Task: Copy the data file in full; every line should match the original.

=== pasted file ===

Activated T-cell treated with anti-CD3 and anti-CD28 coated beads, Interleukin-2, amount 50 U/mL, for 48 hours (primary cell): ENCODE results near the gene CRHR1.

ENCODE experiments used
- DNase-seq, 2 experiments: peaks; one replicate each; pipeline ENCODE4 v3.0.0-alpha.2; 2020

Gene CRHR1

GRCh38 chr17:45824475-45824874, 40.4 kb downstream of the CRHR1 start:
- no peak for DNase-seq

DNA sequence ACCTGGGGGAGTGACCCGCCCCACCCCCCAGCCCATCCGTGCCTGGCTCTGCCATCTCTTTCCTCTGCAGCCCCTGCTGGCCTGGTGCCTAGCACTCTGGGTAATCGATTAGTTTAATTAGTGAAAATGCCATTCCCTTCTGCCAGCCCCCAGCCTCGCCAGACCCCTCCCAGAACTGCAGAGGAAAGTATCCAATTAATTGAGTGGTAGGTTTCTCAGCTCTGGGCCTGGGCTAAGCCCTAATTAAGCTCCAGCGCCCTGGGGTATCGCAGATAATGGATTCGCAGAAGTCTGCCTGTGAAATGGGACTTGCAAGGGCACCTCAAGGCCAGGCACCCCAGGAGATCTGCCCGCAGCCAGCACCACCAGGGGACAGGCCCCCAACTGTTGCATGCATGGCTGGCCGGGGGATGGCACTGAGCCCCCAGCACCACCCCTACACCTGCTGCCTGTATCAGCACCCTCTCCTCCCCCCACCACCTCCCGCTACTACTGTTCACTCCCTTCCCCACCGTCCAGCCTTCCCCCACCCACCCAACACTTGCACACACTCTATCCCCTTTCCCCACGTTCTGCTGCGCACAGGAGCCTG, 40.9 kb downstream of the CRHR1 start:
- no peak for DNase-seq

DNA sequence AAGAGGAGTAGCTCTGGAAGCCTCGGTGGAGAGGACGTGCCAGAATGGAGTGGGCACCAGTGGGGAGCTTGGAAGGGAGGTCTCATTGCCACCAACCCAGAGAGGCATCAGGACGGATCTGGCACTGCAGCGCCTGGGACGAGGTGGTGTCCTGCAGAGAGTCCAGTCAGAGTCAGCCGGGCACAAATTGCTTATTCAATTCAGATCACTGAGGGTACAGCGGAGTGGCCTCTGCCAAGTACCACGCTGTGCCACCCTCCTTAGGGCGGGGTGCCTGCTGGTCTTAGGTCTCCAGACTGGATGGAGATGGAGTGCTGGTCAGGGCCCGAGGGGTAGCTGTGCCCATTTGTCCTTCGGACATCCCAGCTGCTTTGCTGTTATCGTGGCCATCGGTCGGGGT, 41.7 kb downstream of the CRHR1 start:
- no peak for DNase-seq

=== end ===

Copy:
Activated T-cell treated with anti-CD3 and anti-CD28 coated beads, Interleukin-2, amount 50 U/mL, for 48 hours (primary cell): ENCODE results near the gene CRHR1.

ENCODE experiments used
- DNase-seq, 2 experiments: peaks; one replicate each; pipeline ENCODE4 v3.0.0-alpha.2; 2020

Gene CRHR1

GRCh38 chr17:45824475-45824874, 40.4 kb downstream of the CRHR1 start:
- no peak for DNase-seq

DNA sequence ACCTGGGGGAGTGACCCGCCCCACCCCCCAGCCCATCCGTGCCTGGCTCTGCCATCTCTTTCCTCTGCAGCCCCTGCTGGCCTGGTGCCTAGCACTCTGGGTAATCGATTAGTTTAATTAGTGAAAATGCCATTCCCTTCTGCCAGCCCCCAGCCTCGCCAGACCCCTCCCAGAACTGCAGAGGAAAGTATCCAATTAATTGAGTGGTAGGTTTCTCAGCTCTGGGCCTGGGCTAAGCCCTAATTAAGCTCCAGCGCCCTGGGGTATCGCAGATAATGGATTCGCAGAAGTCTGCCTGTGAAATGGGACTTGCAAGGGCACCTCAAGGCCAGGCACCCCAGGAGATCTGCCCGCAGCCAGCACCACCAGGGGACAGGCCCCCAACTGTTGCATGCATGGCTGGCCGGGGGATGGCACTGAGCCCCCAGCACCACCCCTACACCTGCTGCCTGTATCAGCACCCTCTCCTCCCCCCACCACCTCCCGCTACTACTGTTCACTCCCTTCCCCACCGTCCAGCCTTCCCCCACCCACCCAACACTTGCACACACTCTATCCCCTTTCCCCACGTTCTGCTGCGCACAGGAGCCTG, 40.9 kb downstream of the CRHR1 start:
- no peak for DNase-seq

DNA sequence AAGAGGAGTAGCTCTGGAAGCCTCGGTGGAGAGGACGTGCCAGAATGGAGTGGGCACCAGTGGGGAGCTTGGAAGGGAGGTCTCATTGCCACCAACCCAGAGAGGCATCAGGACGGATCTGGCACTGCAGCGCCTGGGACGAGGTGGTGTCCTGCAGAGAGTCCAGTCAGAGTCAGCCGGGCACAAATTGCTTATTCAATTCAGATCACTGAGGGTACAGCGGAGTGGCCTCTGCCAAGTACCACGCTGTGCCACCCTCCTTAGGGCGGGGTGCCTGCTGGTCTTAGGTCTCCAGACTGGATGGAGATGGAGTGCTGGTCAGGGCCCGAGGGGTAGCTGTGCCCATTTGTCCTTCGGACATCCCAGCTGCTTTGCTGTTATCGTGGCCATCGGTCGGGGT, 41.7 kb downstream of the CRHR1 start:
- no peak for DNase-seq